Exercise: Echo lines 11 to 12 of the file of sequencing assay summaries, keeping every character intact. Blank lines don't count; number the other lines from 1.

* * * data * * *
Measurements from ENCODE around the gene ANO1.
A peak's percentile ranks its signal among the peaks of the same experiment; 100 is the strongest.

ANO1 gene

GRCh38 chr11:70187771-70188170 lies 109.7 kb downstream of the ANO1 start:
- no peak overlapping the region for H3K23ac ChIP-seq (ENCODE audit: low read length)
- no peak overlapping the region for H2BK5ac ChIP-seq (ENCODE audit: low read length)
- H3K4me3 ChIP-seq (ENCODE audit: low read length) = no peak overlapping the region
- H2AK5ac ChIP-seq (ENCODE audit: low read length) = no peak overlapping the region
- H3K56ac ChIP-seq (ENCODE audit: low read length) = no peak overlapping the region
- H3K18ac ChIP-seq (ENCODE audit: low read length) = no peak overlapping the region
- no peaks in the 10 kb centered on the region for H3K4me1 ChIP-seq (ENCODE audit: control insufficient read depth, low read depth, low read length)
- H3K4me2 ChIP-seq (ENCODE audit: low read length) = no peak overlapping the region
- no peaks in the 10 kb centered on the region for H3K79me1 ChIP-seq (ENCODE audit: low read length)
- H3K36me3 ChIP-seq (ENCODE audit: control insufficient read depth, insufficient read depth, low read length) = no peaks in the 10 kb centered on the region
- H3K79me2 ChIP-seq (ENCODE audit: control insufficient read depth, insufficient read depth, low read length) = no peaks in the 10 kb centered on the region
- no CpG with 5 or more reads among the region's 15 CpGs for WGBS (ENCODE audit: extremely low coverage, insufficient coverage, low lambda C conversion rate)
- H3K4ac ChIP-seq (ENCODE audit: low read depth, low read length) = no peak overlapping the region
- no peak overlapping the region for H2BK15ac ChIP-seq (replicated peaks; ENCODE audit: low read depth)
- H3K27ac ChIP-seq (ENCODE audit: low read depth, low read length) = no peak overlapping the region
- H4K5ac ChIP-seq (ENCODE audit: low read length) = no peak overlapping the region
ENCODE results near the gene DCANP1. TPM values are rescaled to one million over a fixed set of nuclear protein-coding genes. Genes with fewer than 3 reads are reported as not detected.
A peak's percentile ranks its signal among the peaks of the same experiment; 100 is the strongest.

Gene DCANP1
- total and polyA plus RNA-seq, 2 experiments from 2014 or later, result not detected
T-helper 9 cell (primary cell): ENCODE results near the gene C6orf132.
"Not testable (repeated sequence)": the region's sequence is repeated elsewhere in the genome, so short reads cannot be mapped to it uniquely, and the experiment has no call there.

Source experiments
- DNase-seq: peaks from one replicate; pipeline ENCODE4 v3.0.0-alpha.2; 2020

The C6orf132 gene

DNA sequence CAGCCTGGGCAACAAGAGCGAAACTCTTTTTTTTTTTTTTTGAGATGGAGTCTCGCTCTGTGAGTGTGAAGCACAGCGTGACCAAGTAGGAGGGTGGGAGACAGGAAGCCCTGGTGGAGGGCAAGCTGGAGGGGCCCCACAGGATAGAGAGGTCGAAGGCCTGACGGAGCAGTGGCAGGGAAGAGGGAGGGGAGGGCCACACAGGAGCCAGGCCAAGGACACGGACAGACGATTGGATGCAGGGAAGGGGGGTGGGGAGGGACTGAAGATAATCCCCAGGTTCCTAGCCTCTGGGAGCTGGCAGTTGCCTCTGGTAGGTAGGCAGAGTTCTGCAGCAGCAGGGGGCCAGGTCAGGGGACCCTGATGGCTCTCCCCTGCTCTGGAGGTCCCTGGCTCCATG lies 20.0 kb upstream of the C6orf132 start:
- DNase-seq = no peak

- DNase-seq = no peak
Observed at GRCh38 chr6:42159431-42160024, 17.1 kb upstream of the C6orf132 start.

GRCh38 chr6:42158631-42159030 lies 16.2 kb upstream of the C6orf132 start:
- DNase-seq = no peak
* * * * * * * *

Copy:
- no peaks in the 10 kb centered on the region for H3K4me1 ChIP-seq (ENCODE audit: control insufficient read depth, low read depth, low read length)
- H3K4me2 ChIP-seq (ENCODE audit: low read length) = no peak overlapping the region